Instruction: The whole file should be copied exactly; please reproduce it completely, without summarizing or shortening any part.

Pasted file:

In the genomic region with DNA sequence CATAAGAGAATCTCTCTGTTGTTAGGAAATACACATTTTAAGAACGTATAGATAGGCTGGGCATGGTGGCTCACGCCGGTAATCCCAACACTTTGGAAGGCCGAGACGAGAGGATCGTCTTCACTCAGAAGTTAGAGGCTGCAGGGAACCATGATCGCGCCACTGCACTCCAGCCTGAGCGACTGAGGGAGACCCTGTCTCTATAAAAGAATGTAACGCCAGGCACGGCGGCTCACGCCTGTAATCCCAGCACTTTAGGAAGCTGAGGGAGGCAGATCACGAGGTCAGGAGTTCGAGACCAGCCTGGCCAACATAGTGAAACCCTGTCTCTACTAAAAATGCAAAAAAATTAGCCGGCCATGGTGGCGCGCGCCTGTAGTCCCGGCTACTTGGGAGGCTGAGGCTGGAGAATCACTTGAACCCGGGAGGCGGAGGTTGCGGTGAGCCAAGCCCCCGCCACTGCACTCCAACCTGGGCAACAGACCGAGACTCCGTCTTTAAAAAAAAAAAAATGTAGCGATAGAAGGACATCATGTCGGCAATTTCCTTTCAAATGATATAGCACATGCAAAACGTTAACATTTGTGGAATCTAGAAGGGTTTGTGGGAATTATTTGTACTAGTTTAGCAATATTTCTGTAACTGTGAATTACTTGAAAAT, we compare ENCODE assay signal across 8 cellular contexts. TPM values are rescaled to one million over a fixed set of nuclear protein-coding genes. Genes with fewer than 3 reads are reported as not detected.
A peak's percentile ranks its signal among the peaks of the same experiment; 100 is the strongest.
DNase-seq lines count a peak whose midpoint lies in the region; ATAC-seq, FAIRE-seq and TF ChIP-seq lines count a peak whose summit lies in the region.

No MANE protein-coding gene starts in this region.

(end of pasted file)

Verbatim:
In the genomic region with DNA sequence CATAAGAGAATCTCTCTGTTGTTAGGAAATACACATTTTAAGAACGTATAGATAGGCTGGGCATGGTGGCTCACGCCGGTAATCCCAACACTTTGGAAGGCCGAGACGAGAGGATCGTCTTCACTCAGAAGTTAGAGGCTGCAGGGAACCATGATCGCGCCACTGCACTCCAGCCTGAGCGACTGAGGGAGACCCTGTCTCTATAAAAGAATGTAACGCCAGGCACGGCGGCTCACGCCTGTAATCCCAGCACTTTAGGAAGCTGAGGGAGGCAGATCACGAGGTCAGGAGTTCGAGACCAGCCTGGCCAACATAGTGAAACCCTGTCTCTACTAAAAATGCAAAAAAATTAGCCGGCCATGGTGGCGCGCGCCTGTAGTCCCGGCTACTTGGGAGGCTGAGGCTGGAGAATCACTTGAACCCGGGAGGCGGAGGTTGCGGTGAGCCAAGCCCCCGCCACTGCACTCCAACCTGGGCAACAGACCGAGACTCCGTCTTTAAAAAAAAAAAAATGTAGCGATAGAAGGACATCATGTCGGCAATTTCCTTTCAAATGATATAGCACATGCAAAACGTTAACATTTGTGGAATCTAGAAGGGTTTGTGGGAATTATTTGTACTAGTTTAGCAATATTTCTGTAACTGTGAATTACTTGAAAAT, we compare ENCODE assay signal across 8 cellular contexts. TPM values are rescaled to one million over a fixed set of nuclear protein-coding genes. Genes with fewer than 3 reads are reported as not detected.
A peak's percentile ranks its signal among the peaks of the same experiment; 100 is the strongest.
DNase-seq lines count a peak whose midpoint lies in the region; ATAC-seq, FAIRE-seq and TF ChIP-seq lines count a peak whose summit lies in the region.

No MANE protein-coding gene starts in this region.